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An investigation into new SUB rooftop garden irrigations systems Chow, Peter; Logawa, Banda; Chang, Michael 2011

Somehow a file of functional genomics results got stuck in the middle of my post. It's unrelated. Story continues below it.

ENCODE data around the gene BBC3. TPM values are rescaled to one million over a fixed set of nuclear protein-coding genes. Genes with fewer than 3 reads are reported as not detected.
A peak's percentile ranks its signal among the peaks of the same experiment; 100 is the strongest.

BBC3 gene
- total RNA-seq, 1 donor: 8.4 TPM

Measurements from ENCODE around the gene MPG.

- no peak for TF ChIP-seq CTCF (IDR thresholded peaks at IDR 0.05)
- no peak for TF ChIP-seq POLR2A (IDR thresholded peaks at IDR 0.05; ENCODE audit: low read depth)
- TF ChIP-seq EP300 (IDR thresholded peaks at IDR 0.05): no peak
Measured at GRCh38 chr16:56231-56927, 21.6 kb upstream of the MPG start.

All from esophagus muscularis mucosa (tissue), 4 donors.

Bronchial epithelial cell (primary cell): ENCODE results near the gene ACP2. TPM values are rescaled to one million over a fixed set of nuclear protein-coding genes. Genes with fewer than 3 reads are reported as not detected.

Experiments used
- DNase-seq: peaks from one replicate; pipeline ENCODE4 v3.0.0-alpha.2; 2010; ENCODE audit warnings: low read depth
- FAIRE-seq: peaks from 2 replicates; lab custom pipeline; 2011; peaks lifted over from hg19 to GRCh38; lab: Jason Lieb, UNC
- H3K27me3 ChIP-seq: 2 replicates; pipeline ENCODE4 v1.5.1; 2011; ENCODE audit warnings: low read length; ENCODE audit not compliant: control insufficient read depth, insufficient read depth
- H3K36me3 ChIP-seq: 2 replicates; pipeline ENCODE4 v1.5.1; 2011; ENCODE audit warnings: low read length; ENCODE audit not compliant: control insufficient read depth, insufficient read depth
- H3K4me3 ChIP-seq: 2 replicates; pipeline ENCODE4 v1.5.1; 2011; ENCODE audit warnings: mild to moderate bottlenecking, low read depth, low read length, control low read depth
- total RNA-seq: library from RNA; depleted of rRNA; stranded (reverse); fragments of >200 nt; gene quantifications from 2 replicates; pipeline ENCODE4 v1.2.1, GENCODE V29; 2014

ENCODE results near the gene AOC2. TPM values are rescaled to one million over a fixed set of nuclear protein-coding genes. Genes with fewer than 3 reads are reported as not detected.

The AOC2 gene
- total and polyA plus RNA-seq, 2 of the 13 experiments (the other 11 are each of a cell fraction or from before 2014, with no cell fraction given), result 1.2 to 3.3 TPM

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UBC Social Ecological Economic Development Studies (SEEDS) Student Report  An Investigation into New SUB Rooftop Garden Irrigations Systems Peter Chow Banda Logawa Michael Chang University of British Columbia APSC 262 Spring, 2011  Disclaimer: “UBC SEEDS provides students with the opportunity to share the findings of their studies, as well as their opinions, conclusions and recommendations with the UBC community. The reader should bear in mind that this is a student project/report and is not an official document of UBC. Furthermore readers should bear in mind that these reports may not reflect the current status of activities at UBC. We urge you to contact the research persons mentioned in a report or the SEEDS Coordinator about the current status of the subject matter of a project/report”.  An Investigation Into Rooftop Garden Irrigation Systems Prepared By: Peter Chow Banda Logawa Michael Chang  1  Abstract In this report, the researchers investigated three different solutions for the rooftop garden irrigation system in the new SUB at UBC. They included drip tape, soaker hose and sprinkler irrigation. The soaker hose was recommended. There are a few requirements that are to be met with the solutions. The goal of the new SUB is to have the LEED Platinum Plus Certification so in order to do that, 90% water efficiency should be achieved. The area of irrigation is 1866 m2 or 20085 sqft. Some constraints include After performing a triple bottom line analysis, the sprinklers were found to be the least expensive in the initial and maintenance costs. The costs of soaker hose and drip tape were close in long term period and since the SUB is designed to last 100 years, that will be the comparison that is focused on. Sprinkler irrigation was found to have the highest impact to the environment in the sense that its maximum water efficiency was 51.56%. This eliminated the choice of using sprinklers because it would not come close to the LEED Certification. Carbon footprint was then examined and the soaker hose was found to have the least footprint. In terms of the social impact, there was very little difference between the three solutions.  After careful consideration, the soaker hose was selected because of its low carbon footprint. In terms of its economical impact, it was similar to that of drip tape in long periods of time. The sprinkler was very inexpensive; however, its water efficiency was too low to be considered.  2  Table of Contents  Abstract ..................................................................................................................... 2 List of Figures ......................................................................................................... 4 List of Tables ........................................................................................................... 4 Glossary ..................................................................................................................... 5 List of Abbreviations ............................................................................................ 5 1.0 INTRODUCTION ........................................................................................... 6 1.1 REQUIREMENTS ............................................................................................ 6 1.1.1 LEED CERTIFICATION............................................................... 6 1.1.2 AREA OF IRRIGATION ................................................................7 2.0 SOLUTIONS...................................................................................................... 7 2.0.1 DRIP TAPE..........................................................................................7 2.0.2 SOAKER HOSE...................................................................................9 2.0.3 SPRINKLER SYSTEM.....................................................................12 3.0 TRIPLE BOTTOM LINE ANALYSIS..........................................................15 3.1 ECONOMICAL IMPACT................................................................................15 3.2 ENVIRONMENTAL IMPACT.....................................................................17 3.3 SOCIAL IMPACT............................................................................................19 CONCLUSION........................................................................................................ 20 REFERENCES ....................................................................................................... 20  3  List of Figures Figure 1: Area of Irrigation, p.7 Figure 2: Soaker Hose, p.10 Figure 3: Soaker Hose, p.11 Figure 4: Soaker Hose, p.11 Figure 5: Components of sprinkler irrigation system, p.12 Figure 6: Sprinklers, p.13 Figure 7: Initial Cost of Sprinkler System, p.15 Figure 8: Cost Vs. Spacing for Initial Implementation, p.16 Figure 9: Cost Vs. Spacing for 20 Years, p.17 Figure 10: Cost Vs. Spacing for 100 Years, p.17 Figure 11. Material Carbon Footprint for the Initial Setup, p.18 Figure 12. Material Carbon Footprint for 100 years, p.19  List of Tables  Table 1: Initial Cost of Sprinkler System, p.13 Table 2. Water Efficiency of Drip Tape, Soaker Hose, and Sprinkler, p.19  4  Glossary Carbon Footprint: Total amount of Carbon Dioxide produced for manufacturing a certain material. It is usually represented in kg CO2/kg material Flow Regulator: A device which regulate the flow rate of a fluid passing through Mulch: A protective covering which is usually consist of plant residues Percolation: Seepage of water through a porous material  Triple Bottom Line Analysis: Analysis based on the economic, environment, and social values of a product  List of Abbbreviation SUB:  LEED: PE:  Student Union Building  Leadership in Energy and Environmental Design Polyethylene  5  1.0 Introduction In this report, the researchers will outline three solutions for the rooftop garden irrigation at the new SUB. They include drip tape, soaker hose and sprinkler irrigation. Throughout this report, the researchers will give a detailed description of the three solutions, including the economical, environmental, and social aspects of each product. The researchers will then use a triple bottom line analysis to compare and contrast the solutions, thereby recommending one solution.  2.0 Requirements 2.0.1 LEED Certification In the new SUB building, we are trying to achieve the LEED Platinum Plus Certification. It is the highest possible grade for a building designed to be environmentally friendly. Therefore, in proposing a solution to the rooftop irrigation, we can earn a possible ten points in the LEED Certification. In the WE Credit 1: Water Efficient Landscaping, we can earn a possible 4 points for using only captured rainwater, recycled wastewater, recycled graywater or water treated and conveyed by a public agency specifically for nonpotable uses. Since we have already decided to use captured rainwater, we need to most efficiently use the limited rainwater. However, the building project has not progressed to a point where we know how much rainwater we have for irrigation; therefore we will attempt to achieve a 90% efficiency for the rooftop irrigation. WE Credit 2 deals with wastewater generation so it does not relate to the rooftop irrigation. The intent of WE Credit 3 is to further increase water efficiency within buildings to reduce the burden on municipal water supply and wastewater systems. This credit specifically says that it does not pertain to irrigation so it also does not apply.  6  2.0.1 Area Of Irrigation Figure 1 below shoes the areas that need to be irrigated. The total area is 1866 m 2 or 20085 sqft. One note is that the areas are oddly shaped so irrigation efficiency may be sacrificed.  Figure 1: Area of Irrigation  2.0 Solutions 2.0.1 Drip Tape Irrigation Drip-tape is a thin-wall hose, usually made of polythene (PE) that has been widely used for irrigation system in the last few decades. Essentially, drip-tape irrigation system uses a flexible tubing to deliver water effectively to the root area of the plant with great flexibility. Emitters are placed along the drip-tape tubing. The plants receive a precisely controlled amount of water, drop by drop, depending on the rate of the flow and the choice of emitter size. This attribute of drip-tape irrigation offers the highest efficiency among other commonly available systems on the market. It has been reported that typical drip-tape irrigation system can achieve an irrigation efficiency of above 90% [1] [2] [3]. Other mechanisms causing the large  7  difference in watering efficiency between conventional sprinkler and drip-tape irrigation are surface runoff, evaporation. Surface runoff and evaporation occur simultaneously when the humidity of soil is over-saturated over a large surface area. The additional water is wasted to the drainage system via surface runoff and to the air via evaporation before it has a chance to penetrate the soil over one to two inches, i.e. lack of deep percolation. This results in unbalanced irrigation along the roots. Unlike sprinkler’s planar irrigation pattern, drip-tape irrigation creates precisely defined wetting zone at the designated locations and a teardrop shaped wetting pattern deeply down the plant roots through capillary and gravitational force, as reported by Haman and Izuno [4]. This precise wetting at the plant roots avoids watering the foliage and reduces the risk of diseases [5]. The limited wetting zone also helps in removing and preventing weeds as only the designated plants are irrigated. Moreover, the ability of deep percolation allows effective irrigation at the end of the plant roots without any issues arise from over-watering, e.g. formation of puddles that submerge a major portion of plant roots, leading to displacement of air in the soil and, thus, drowning the plants. This deep percolation feature provides a better alternative to sprinkler-based system as the new SUB’s rooftop garden has a specified extensive green roof and raised planting area with 150mm-/600mm-depth growth medium [6]. All of these properties make drip-tape system a superior irrigation efficiency that places such system as a lower cost in operation and a more sustainable choice as opposed other irrigation systems. The irrigation efficiency of drip-tape system can be more beneficial in the case of chemigation and integrated fertilization requirement where a large percentage of the total agricultural chemicals or fertilizers are conserved in contrast to sprinkler-based system. Another key advantage of drip-tape system is its ability to be highly customized to adopt a wide range of different layouts and irregular terrains and leads to a lower implementation cost and simplified planning process. In addition, drip-tape system can be operated under a relatively low pressure (5-30 psi) in contrast to sprinklerbased system that generally requires a higher pressure to pump the water into the air [4]. This would also make drip-tape systems more economically and environmentally beneficial than sprinkler system due to the energy conserved for the pumping process. Besides these operational features of drip-tape system, the system has a few advantages over sprinkler system. One of the economical advantages of drip-tape system is the implementation cost. Typical drip tape costs about $.15 to $0.30CAD per foot (15 mil drip-tapes) and it can last up to 3 years for 15 mil drip tapes [7-8]. Depending on the types of plants in the rooftop garden, the inter-dripline spacing can vary from tens of centimeter to a few meters, which can lead to a drastic variation in the cost over the entire projected lifetime of the new SUB, i.e. 100 years. The environmental aspect of the trip-tape system’s operation is tightly coupled to its economical advantages. The conservation of water and energy(consumed by the pump) not only reduces the operation cost, but also helps in reducing the carbon footprint of the entire system. As PE drip-tape is most commonly used, the carbon footprint of PE must be taken into consideration for environmental assessment. Due to the limited lifespan of drip-tap, it might have a substantial impact on the  8  environment at the end of the product life cycle. Unfortunately, it has been reported that plastic (e.g. PE) recycling is not readily available in Point Grey, Vancouver, B.C. by Timothy Carter from UBC Farm. Thus, drip-tape system may potentially cause serious environmental issues if the reusability and end-of-life treatment of drip-tape have not been carefully addressed. In terms of commercial availability, drip-tape system is commonly implemented around the globe and is readily available in North America. A wide range of drip-tapes with different emitter spacing and diameters, and tube-wall thickness (we use 15 mil rather than 8 mil as the standard drip-tape configuration used for later calculation, as it has a longer lifespan of 3 years) can be easily obtained from various suppliers in North America, e.g. Irrigation Direct© (http://www.irrigationdirect.com/), The Drip Store© (http://www.dripirrigation.com/), and Drip Works© (http://www.dripworksusa.com/).  2.0.2 Soaker Hose Irrigation Soaker hose is a type of low- volume irrigation system which works similarly to drip tape. However, instead of having equally spaced emitters to allow water out, such as in drip tape, soaker hose utilizes its porous material to “allow water to seep out the entire length of the hose” [9]. Mainly made out of recycled old tires, soaker hoses are considerably tougher and more environmentally friendly than drip tape. As a result, “it [soaker hose] is tough enough to survive being buried in the soil or under a layer of mulch, and is less likely than a drip line to be nibbled by rodents” [13]. In terms of water efficiency, soaker hoses can save between 70% to 90% water consumption. Compared to the other irrigation systems studied in this research project, the performance of soaker hose lies in between the sprinkler and drip tape irrigation.  9  Figure 2: Soaker Hose According to a study conducted by University of Rhode Island, soaker hoses require less equipment and are generally easier to set up than drip tapes [10]. A typical automated soaker hose irrigation system simply consist of a programmable timer, a flow regulator (whenever it is required, considering that soaker hose works better under low pressure), hoses, pipes fittings and end caps. Another economical advantage of soaker hose is its relatively long lifespan. There are several ways to increase the life span of soaker hose, hence reducing its maintenance cost significantly, such as the following steps which are suggested by the City of Bellevue[11]:  Unscrewing the end caps and flushing out any accumulated sediment once or twice a year; otherwise, it may clog the system and affect the water distribution rate  Covering the system with mulch to protect it from the sun. If left under the sun, soaker hose will deteriorate after 2 to 3 years  Replacing small cuts and nicks with connectors and hose clamps which are available from garden centres Under thorough care, soaker hose system will only need to be replaced after 6 to 7 years.  Despite its advantages in maintenance cost and ease of installation, soaker hose system has a high initial cost. A soaker hose with 90% efficiency cost $27.99 for 50 ft length or approximately $1.85 per meter (refer to Commercially Available Product section). Furthermore, soaker hose has certain limitations which need to be considered during installation. In order to get a uniform water delivery throughout its length, each run should be kept short, never longer than 50-75 feet, and the grounds must be reasonably levelled as well [10]. 10  Commercially Available Products  Figure 3: Soaker Hose Retail Price: 27.99 for 50’ length from Amazon.com  Figure 4: Soaker Hose Retail Price: $14.99 for 50’ length from Garden.com  11  2.0.3 Sprinkler Irrigation 2.0.3.0 Physical Description Below shows typical components of the sprinkler system.  Figure 5: Components of sprinkler irrigation system This figure shows the typical components of a sprinkler system (i) A pump unit (ii) Tubings- main/submains and laterals (iii) Couplers (iv) Sprinker head (v) Other accessories such as valves, bends, plugs and risers.  The rotating head sprinkler system has certain characteristics. The lateral pipes are usually placed on the ground. The riser pipes are attached to these lateral pipes. On the riser pipes are the nozzles placed evenly. The sprinkler heads will then be rotated.  12  Figure 6: Sprinklers  2.0.3.1 Cost Initial Costs The Social Garden is 242m2 or 2605 sqft whereas the Production Garden is to be 1040 m2 or 11194 sqft. The typical water efficient sprinklers can have a radius of 25 feet [14]. This means that we will need two sprinklers for the Social Garden and six sprinklers for the Production Garden. From sprinkler.com, one sprinkler cost $8.45 so the eight total sprinklers will cost $67.6. The total green roof area that needs to be irrigated is 1866 m2 or 20085 sqft. The sprinklers have been laid out, needing 16 sprinklers according to figure 8. Product  Sprinkler ¾’’ x 25’ Steel Piping ¾’’ Female Tee Fitting ¾’’ Couplers ¾’’ Threaded Cap ¾’’ Male to Female Riser Pipe Sprinkler System Controller Pump unit  Price per item ($)  Quantity  2.30 [16]  16  8.45 20.90 [15] 0.56 [17] 0.53 [18] 1.04 [19]  72.93 [20]  582.92 [21]  16 25  Price of Quantity ($) 135.2 522.5  13 6 16  7.28 3.18 16.64  3  3 Total  36.8  218.79  1748.76 2689.15 13  Table 1: Initial Cost of Sprinkler System The initial installation costs are estimated to be around $4000 dollars [22]. This brings the total initial costs up to $5542.86. Maintenance Costs  The pipes and fittings do not requirement much maintenance; however, the washers on the sprinkler heads could be worn out easily. This should be checked once a season or every 6 months. In general, check all equipment at the end of a season to make repairs and adjustments [23]. This takes approximately 2 to 5 hours. At $25 dollars per hour, this ranges from $50 dollars to $125. The sprinklers are warranted for two years [24]so they may be replaced every two years. In the worst-case scenario, all 16 sprinklers could be replaced, costing another $135.20.  2.0.3.2 Efficiency The efficiency of the sprinkler is at the maximum 75% [25]. This accounts for the water evaporated. The sprinklers have a circle of wetted area so for square gardens, there will be some overlap, hence, a decrease in efficiency of water usage. Looking at Figure 8, the layout for the garden, there is quite a bit of overlap. If there were no overlap, only 11 sprinkler heads would be needed; hence a further 68.75% efficiency would be multiplied to the evaporated water efficiency. This is also assuming that all the water goes to the soil; however, as it can be seen from Figure 8, the layout of the garden, this is not true. Therefore, the maximum efficiency at this layout is 51.56%. On a hot summer day, 50% of the water can be evaporated from the sprinkler [26]. This would bring the total efficiency down to 34.375%.  14  Figure 7: Layout of Sprinklers Note: Circles are the wetted area of each sprinkler.  3.0 Triple Bottom Line Analysis 3.1 Economical Impact In order to compare the economics of the three systems (sprinkler, drip-tape and soaker hose), we must derive a comprehensive analysis covering a wide range of costs including operation, maintenance and initial installation expenses. The cost of sprinkler system is a flat-rate with respect to the layout of the plants while the cost of drip-tape and soaker hose systems rely heavily on the inter-dripline spacing as it determines the required tubing length that takes the major portion of the system cost. First, we determined the required length of the tubing required for specific spacing which will depend on how far apart the plants are placed: , where is the inter-dripline spacing, is the number of rows (thus, would be the width) and is the area of the entire rooftop garden. We did not take into account of the edge placement due to the high flexibility of the two systems. Next, we formulated the cost for drip-tape and soaker hose:  15  , where is the material cost ($0.656 per meter for drip tape and $1.85 per meter for soaker hose). To calculate the labour cost for replacement over a specific period, we derived the following equation: = / × , where is the total labour cost and is the length of tubing that can be replaced per hour of work at an hourly wage of . Thus, we obtained the following expense plot over different spacing based on the assumption that the labour cost is at $10 per hour and that 1400 meter of drip-tape/soakerhose can be replaced within 1 hour of labour, and sprinkler can be replaced at a rate of 15 minutes per sprinkler head. The lifespan for the sprinkler, drip-tape and soaker hose are 3, 7, and 2 years, respectively. The cost of sprinkler is calculated with the assumption that the metal pipe lasts longer than the lifespan of the SUB project, i.e. a flat rate of $805 is used in the calculation for the installation of pipe. We have not taken into account of the cost of pump, filters, sensors and controllers, as these expenses do not deviate too much between different systems. In addition, we have not included the water expenses as it depends primarily on the type of plants and the local weather. Figure 1 depicts the costs associated to different interdripline spacing for initial implementation cost, and total expense for 20 years and 100 years. Cost v.s. Spacing for Initial Implementation  Cost($1000)  35 30  Drip Tape Soaker Hose Sprinkler  25 20 15 10  5 0  0  0.5  1 1.5 Spacing (m)  2  2.5  Figure 8: Cost Vs. Spacing for Initial Implementation  16  Cost v.s. Spacing for 20 Yr  Cost($1000)  100  Drip Tape Soaker Hose Sprinkler  80 60 40 20  0  0  0.5  1 1.5 Spacing (m)  2  Figure 9: Cost Vs. Spacing for 20 Years  2.5  Cost v.s. Spacing for 100 Yr  500  Drip Tape Soaker Hose Sprinkler  Cost($1000)  400 300 200 100  0  0  0.5  1 1.5 Spacing (m)  2  Figure 10: Cost Vs. Spacing for 100 Years  2.5  Note. Total cost comparison between drip-tape, soaker hose and sprinkler systems over different excluding the cost of filter, pump and controller for (a) one year, (b) 20 years, and (c) 100 years. In summary, the cost of the different systems depends heavily on the spacing between the plants. The best approach in selecting the most economical irrigation system is to use a hybrid system that utilizes the advantages of drip-tape and soaker hose for areas with irregular shapes or edges.  3.2 Environmental Impact  In conducting the environmental analysis, booth material carbon footprints and water efficiency of the irrigation systems are evaluated and compared.  17  Carbon Emmision (kgCO2)  Material Carbon Footprint for 1st years 1400 1200 1000  800  Drip Tape  600  Soaker Hose  400  Sprinkler  200  0  0  0.5  1  1.5 2 Plant Spacing (m)  2.5  3  Figure 11. Material Carbon Footprint for the Initial Setup Note: *Carbon footprint of drip tape and sprinkler material (polyethylene) is considered to be 2kgCO2/kg material [25] * Carbon footprint of soaker hose material (recycled rubber) is considered to be 0.124kgCO2/kg material [26] * Carbon footprint of steel pipe material is considered to be 1.987kgCO2/kg material [27] From figure 12, it could be seen that total carbon footprints of sprinkler in the initial installation is the highest compared to the other two alternatives. More than 1200kg of CO2 needs to be produced to manufacture the materials used in the sprinkler system. The high carbon footprint mainly comes from the steel pipes which are used to supply water to the sprinklers. It should be noted that this value is even higher if we take into account the fabrication process and the long distance shipping of the materials as most steel are currently produced in China. The carbon footprints for the entire project duration of 100 years, however, shows different trend than the previous graph. In figure 12, we can see that for plant spacing less than 0.8m, sprinkler system has lower carbon footprints than drip tape system. However, the soaker hoses are still leading as the system with lowest carbon footprint. The slight change in the trend of the two graphs is caused by the different lifespan of each product. In conducting our analysis, we compare the maximum lifespan of drip tape, soaker hose, and sprinkler irrigation system. The maximum lifespan of drip tape is 3 years, 7 years for soaker hose, 2 years for the sprinkler itself, and approximately 25 years for steel pipes.  18  Material Carbon Footprint for 100 years Carbon Emmision (kgCO2)  50000 45000 40000 35000 30000 25000  Drip Tape  15000  Sprinkler  Soaker Hose  20000 10000 5000  0  0  0.5  1  1.5 2 Plant Spacing (m)  2.5  3  Figure 12. Material Carbon Footprint for 100 years In addition to carbon footprint calculation, water efficiency is also one of our deciding factors in evaluating the environmental benefit of the three irrigation systems. Water efficiency of each product is summarized in the following table: Table 2. Water Efficiency of Drip Tape, Soaker Hose, and Sprinkler Irrigation System Water Efficiency Water Efficiency of the Specific Product Drip Tape 90% and above 90% Soaker Hose 70% to 90% 90% (Dramm Soaker Hose) Sprinkler 34.4% to 51.56% 51.56% Note: Water efficiency accounts amount of water evaporated  Based on both carbon footprint and water efficiency analysis, soaker hose has the best performance among the three irrigation systems.  Social Impact  For this particular problem, there are not many social impacts. One main one is the fact that we must look at where the product that we are buying comes from. If bought locally, we can create jobs inside the country. All three products that we have chosen are made in the US. The pipes that are needed mostly come from China. We must then look if the products are made by employees who are underpaid or mistreated. 19  Another social impact that we can look at is the comfort level in maintaining the systems. The sprinkler system requires seasonal checkups while the soaker hose and drip tape requires leveling the soil for each replacement. There is no advantage here because it can be argued both ways: frequent smaller jobs or infrequent large jobs.  Conclusion After the triple bottom line analysis, the soaker hose was recommended for a few reasons. Compared to the drip tape, the long-term costs were very similar although a little higher than the drip tape. At 20 years, if the spacing of the plants were 0.3m, cost for drip tape was $20,000 whereas for soaker hose, it was $23,000. In the 100 years category, it is even closer. In terms of the carbon footprint, the impact of the soaker hose is much less than that of drip tapes. If the spacing were again, 0.3m, at 100 years, the carbon footprint for the soaker hose is 1608 kg CO2 whereas for drip tape, it is 14635 kg CO2. In order to achieve the LEED Platinum Plus Certification, we need to use environmentally friendly materials. The sprinkler system was eliminated because of its low water efficiency of 51.56% at maximum.  References  [1] Ma. “Drip Irrigation Tools”. [Online]. Available: http://www.gardenguides.com/129796-drip-irrigation-tools.html [March 29, 2011]  [2] A.A Moezzi et.al. “Optimal application of irrigation water with drip-tape method for Pashmineh Zar croplands, Andimeshk, Southwest Iran”. [Online]. Available: http://cat.inist.fr/?aModele=afficheN&cpsidt=21531979,2009 [March 21, 2011] [3] A Handbook of Water Conservation Technologies and Practices. [Online] . 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